People can die simply because they have given up on life – and it can happen within days, according to research.
Dr John Leach, from Portsmouth University, said his study showed ‘give-up-itis’ – or psychogenic death – is a real medical condition.
His research found people can pass away in as little as three days after a traumatic life event, if they believe they cannot overcome it.
Give-up-itis was coined during the Korean war, when prisoners would stop speaking, lose the will to eat and perish within days.
Dr Leach believes when a person feels beaten by life it changes the activity in the region of the brain that motivates them to take care of themselves.
Commenting on his study published in the journal Medical Hypotheses, he said: ‘Psychogenic death is real.
‘It isn’t suicide, it isn’t linked to depression, but the act of giving up on life and dying usually within days, is a very real condition often linked to severe trauma.’
As part of his research, he has unveiled the five stages of the condition and explained how patients progress over a matter of weeks.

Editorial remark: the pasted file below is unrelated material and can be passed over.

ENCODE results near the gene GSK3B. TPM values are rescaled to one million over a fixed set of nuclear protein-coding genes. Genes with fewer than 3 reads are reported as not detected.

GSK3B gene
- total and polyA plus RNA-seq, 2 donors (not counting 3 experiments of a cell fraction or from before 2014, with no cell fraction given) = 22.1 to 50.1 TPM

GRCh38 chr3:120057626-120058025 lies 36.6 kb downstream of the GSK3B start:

It starts with social withdrawal, Dr Leach revealed, before they quickly lose interest in even looking after themselves.
The third step is the inability to take initiative or make decisions, and the fourth can see patients become incontinent and lie in their own waste.
Psychogenic death is the fifth stage and is described as someone totally losing the will to live.
Give-up-itis could stem from a change in a frontal-subcortical circuit of the brain that governs how a person maintains goal-directed behaviour.
Dr Leach said: ‘Severe trauma might trigger some people’s anterior cingulate circuit to malfunction.
‘Motivation is essential for coping with life and if that fails, apathy is almost inevitable.’
Dr Leach said the most common interventions are physical activity and/or a person being able to see a situation is at least partially within their control.
He said both of which can trigger the release of the feel-good chemical dopamine.
Dr Leach added: ‘Reversing the give-up-itis slide towards death tends to come when a survivor finds or recovers a sense of choice, of having some control, and tends to be accompanied by that person licking their wounds and taking a renewed interest in life.’
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